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The extractive sector is increasingly important in the GDP and export basket of the four Andean countries under study (ACs) (Colombia, Ecuador, Peru and Bolivia). The analysis of an updated inventory of 296 environmental conflicts in the EJAtlas for these four countries reaches the following conclusions: extractivism causes environmental conflicts related to mining, fossil fuels, hydropower and biomass; indigenous, Afro-descendant and peasant communities are the most affected; behind the conflicts, there are not only environmental impacts but also social impacts that concern livelihoods, land deprivation and work insecurity, and also loss of cultural practices and cultural identity; most of the forms of collective action used in protests are peaceful, most notably petitions, street marches, media activism, lawsuits, while States and companies criminalize activists and are often violent (with about 75 cases in which there are deaths or disappearance of environmental defenders); socio-environmental movements (that sometimes include environmental NGOs) have achieved relative success, stopping 59 of the 296 conflict-generating projects and giving birth to new forms of resistance. While successfully stopping single projects cannot be construed as a general critique of economic growth, such attempts are congruent with post-development, community-centric, ecologically-balanced and culturally-sensitive Andean visions such as buen vivir or sumak kawsay. They are also congruent with policy proposals put forward from a post-economic growth perspective such as “leaving unburnable fuels in the ground” and “resource extraction caps”.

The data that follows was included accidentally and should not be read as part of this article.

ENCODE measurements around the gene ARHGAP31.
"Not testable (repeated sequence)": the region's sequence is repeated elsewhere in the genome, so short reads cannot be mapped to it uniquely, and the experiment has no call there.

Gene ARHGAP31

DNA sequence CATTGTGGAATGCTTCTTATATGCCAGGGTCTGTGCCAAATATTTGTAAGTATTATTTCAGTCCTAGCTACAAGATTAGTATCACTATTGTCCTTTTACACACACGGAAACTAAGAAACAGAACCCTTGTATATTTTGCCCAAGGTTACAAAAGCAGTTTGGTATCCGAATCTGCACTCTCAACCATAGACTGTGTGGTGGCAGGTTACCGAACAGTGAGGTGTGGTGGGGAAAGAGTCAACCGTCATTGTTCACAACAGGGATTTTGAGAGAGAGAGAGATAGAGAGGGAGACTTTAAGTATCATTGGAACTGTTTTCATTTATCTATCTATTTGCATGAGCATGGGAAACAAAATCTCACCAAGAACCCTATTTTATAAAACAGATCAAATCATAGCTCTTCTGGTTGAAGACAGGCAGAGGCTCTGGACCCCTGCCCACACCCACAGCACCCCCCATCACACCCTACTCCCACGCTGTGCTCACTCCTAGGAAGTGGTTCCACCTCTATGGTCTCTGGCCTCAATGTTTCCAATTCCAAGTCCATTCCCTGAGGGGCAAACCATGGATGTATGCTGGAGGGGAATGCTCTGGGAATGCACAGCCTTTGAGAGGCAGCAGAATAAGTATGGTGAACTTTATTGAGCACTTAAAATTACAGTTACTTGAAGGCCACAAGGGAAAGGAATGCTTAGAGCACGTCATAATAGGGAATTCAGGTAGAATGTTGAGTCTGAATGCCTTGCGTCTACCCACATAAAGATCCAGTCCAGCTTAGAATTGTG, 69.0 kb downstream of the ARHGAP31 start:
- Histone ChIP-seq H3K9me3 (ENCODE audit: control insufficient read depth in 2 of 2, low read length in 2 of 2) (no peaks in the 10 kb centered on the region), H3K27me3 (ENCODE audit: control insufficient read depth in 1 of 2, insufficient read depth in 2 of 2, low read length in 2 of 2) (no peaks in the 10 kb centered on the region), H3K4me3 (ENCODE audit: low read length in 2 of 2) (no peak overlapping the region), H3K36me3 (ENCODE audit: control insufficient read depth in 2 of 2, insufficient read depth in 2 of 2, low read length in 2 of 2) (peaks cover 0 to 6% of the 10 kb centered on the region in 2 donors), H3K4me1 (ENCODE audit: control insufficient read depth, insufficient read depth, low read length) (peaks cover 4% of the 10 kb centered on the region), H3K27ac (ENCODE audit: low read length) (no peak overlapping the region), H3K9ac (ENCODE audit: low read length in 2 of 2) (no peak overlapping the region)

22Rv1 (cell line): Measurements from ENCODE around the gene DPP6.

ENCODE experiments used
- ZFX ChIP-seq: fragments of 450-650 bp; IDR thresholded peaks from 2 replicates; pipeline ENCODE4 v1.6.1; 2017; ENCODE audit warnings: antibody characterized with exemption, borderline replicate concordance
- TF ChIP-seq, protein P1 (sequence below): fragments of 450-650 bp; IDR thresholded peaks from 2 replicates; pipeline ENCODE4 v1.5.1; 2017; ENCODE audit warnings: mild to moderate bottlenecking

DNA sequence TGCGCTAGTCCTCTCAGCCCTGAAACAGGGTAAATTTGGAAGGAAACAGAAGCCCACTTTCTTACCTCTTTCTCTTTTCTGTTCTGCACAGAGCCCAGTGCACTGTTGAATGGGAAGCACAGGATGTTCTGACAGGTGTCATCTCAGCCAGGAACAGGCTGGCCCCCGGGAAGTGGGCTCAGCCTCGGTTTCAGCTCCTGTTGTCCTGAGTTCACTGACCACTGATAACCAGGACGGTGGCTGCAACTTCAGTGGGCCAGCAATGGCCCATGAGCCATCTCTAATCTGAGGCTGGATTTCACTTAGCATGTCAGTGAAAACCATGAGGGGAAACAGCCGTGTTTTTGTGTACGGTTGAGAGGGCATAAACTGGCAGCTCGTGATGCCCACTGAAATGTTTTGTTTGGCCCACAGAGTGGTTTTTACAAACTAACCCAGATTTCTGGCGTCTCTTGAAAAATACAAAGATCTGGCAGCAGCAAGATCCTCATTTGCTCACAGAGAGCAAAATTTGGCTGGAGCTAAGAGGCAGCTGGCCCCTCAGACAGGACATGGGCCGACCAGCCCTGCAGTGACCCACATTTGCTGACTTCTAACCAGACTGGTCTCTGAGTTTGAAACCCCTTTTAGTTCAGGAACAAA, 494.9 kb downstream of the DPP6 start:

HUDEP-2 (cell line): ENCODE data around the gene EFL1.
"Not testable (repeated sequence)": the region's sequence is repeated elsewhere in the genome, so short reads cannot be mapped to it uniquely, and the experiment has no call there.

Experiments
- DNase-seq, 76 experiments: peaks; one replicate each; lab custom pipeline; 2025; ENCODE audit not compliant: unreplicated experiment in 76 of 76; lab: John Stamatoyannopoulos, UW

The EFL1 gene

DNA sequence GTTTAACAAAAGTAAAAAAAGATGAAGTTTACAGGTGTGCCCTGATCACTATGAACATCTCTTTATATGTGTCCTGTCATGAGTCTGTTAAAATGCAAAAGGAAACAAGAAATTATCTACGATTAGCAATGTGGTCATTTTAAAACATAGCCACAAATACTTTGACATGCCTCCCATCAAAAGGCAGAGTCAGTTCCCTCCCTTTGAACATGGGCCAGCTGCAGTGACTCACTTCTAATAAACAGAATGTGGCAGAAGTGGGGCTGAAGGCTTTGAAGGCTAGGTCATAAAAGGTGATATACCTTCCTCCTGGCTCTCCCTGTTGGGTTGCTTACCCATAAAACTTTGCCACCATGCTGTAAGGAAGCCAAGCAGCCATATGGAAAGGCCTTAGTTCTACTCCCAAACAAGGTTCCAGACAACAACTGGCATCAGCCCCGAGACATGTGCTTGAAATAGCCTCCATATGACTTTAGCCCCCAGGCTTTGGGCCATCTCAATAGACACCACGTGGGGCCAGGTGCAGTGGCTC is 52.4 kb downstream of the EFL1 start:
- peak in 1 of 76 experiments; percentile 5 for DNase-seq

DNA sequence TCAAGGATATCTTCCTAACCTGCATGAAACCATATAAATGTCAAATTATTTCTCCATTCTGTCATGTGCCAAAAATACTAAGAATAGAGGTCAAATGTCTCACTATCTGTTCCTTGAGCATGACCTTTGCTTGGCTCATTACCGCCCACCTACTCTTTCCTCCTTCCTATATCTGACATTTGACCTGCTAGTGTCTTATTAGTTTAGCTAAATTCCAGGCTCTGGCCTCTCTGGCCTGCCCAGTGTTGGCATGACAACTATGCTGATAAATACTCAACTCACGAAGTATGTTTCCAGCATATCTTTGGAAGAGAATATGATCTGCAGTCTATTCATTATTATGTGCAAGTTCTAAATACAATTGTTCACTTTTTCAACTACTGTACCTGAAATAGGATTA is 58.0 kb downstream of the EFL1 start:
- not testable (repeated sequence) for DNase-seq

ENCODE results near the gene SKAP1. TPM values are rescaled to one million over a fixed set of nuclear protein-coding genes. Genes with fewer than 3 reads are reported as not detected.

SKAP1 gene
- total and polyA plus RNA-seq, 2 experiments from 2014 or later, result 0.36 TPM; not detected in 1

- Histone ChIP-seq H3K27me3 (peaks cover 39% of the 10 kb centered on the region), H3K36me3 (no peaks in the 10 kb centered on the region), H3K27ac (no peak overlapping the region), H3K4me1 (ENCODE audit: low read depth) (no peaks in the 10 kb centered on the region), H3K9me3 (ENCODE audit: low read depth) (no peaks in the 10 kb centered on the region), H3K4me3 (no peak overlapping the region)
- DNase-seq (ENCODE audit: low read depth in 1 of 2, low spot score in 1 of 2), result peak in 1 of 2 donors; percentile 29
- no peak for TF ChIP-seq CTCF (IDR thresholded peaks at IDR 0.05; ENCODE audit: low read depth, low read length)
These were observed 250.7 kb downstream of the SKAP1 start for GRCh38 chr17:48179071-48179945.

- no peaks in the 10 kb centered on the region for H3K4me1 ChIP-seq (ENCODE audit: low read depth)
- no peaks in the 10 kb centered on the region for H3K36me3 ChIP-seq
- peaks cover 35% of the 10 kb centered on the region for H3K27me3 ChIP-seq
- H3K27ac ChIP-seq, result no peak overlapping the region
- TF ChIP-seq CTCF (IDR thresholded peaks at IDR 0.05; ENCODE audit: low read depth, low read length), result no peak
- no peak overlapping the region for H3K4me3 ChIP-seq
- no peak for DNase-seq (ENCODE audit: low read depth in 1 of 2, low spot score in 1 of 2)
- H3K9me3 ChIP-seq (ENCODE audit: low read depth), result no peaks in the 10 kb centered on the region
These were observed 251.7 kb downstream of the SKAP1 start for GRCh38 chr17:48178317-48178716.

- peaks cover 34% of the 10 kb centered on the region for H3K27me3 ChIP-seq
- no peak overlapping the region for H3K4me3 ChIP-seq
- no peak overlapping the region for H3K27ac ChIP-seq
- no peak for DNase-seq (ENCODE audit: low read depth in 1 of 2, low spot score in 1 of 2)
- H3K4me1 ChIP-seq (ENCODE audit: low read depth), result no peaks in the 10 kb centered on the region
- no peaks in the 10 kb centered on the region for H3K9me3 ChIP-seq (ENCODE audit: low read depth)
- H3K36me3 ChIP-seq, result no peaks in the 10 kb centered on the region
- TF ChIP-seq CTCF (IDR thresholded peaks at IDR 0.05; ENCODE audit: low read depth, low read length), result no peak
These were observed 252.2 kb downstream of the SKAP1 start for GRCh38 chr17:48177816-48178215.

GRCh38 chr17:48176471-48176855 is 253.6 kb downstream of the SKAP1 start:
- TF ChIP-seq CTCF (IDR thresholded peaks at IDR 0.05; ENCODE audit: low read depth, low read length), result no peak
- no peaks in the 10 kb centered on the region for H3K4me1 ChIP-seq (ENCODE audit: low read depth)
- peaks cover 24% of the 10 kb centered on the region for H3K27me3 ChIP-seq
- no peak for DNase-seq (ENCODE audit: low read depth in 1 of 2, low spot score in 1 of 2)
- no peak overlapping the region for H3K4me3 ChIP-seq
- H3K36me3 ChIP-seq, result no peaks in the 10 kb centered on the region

Ecological Economics, vol. 157, March 2019, pp. 80-91